Date of Award

2022

Degree Type

Dissertation

Degree Name

Doctor of Philosophy (PhD)

Graduate Group

Chemical and Biomolecular Engineering

First Advisor

Robert R. Riggleman

Abstract

Polymer Nanocomposites (PNCs) have become an emerging class of materials due to their advanced thermal, transport, electrical, and mechanical properties. It has been shown in many experiments and simulations that nanoparticles in the polymer matrix can induce a 'bound layer' of polymers, where the density is higher and the dynamics are much slower than the bulk. This bound layer is widely believed to be responsible for many of the desirable properties of PNCs. Intuitively, the slow dynamics should originate from the compacted structure, however, many studies have shown that the dynamics are usually modified over a wider range than the structure. Thus, there should be at least a second process affecting polymer dynamics in addition to the structure itself. An explicit relationship between the structure and dynamics in the PNCs, especially in the bound layer, is still missing. Moreover, most applications of PNCs require the system to be in a glassy state and under external loads, making this question even more challenging because: (i) the relationship between glassy structure and dynamics is still an open question; (ii) glassy dynamics can be accelerated by external loads and the material can exhibit either brittle or ductile responses before the failure. In this dissertation, we use Molecular Dynamics simulation combined with machine learning analysis and study five different polymer systems. We propose three physical models: the Structure-dependent Eyring Model (StEM), the Interfacial Dynamical Decomposition (IDD) Model, and the Structuro-elasto-plasticity (StEP) Model to describe how the dynamics of PNCs are affected by a variety of processing conditions. These models incorporate a machine-learned structural field, softness, and connect the microscopic structure to dynamics and mechanical responses for both neat polymers and PNCs under active deformation. In addition to these models, we also study the formation process and the exchange dynamics of the bound layer in PNCs, which is critical for tuning the PNCs' properties but where many outstanding questions remain.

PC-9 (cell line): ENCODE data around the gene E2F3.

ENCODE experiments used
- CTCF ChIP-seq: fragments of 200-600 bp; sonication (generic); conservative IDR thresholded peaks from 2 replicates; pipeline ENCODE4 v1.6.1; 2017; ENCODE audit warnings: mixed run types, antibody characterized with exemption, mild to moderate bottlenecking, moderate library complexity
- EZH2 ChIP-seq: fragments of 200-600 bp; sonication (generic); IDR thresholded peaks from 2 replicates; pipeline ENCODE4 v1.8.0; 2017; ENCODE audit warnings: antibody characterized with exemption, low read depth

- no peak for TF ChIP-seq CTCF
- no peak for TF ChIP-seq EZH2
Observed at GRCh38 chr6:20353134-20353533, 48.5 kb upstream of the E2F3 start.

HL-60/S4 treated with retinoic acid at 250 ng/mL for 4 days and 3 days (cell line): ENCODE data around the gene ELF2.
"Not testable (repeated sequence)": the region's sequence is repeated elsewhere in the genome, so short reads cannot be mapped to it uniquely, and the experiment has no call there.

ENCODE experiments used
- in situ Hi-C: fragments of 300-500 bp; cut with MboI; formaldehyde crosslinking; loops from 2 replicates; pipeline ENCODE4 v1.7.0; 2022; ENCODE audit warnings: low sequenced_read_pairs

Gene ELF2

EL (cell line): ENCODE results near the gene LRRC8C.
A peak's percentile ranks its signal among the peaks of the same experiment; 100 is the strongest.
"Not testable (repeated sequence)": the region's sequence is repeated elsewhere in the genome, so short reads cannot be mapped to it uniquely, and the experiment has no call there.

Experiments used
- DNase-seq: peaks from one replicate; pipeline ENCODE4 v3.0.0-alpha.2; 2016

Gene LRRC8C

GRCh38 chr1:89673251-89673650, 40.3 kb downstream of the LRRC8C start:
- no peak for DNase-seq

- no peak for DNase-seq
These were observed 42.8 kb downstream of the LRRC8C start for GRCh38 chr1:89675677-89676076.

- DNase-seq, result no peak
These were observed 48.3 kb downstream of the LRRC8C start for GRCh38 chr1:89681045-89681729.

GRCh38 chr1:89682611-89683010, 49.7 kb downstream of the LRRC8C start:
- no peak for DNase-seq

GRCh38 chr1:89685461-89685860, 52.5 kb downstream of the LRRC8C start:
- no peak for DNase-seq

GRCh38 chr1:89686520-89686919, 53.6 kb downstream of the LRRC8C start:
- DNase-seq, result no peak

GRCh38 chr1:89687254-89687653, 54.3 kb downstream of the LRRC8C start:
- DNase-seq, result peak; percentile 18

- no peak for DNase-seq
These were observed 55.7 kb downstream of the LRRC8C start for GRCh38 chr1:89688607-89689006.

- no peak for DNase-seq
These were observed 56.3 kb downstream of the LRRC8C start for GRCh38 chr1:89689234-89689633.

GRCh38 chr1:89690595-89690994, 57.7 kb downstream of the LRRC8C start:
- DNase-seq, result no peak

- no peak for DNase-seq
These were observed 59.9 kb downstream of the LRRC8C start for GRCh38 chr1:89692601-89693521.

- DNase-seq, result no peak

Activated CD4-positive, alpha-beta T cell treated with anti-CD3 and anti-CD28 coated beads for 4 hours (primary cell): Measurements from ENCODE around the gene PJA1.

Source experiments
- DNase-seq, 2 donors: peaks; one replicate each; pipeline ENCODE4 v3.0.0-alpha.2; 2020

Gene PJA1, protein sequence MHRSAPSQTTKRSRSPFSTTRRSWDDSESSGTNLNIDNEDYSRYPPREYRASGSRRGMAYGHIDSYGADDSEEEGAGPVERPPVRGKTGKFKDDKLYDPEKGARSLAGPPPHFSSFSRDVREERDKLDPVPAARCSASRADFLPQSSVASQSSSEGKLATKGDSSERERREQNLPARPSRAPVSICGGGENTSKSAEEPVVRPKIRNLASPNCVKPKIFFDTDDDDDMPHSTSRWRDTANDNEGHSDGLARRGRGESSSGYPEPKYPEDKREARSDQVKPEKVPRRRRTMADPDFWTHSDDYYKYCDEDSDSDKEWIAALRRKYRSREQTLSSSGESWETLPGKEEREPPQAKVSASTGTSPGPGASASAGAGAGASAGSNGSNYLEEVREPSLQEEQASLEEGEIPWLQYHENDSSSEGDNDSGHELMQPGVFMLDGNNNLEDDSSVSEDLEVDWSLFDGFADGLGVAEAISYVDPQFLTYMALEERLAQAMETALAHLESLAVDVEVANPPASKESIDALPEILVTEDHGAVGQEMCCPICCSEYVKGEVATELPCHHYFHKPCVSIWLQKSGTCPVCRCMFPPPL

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Available to all on Sunday, September 14, 2025

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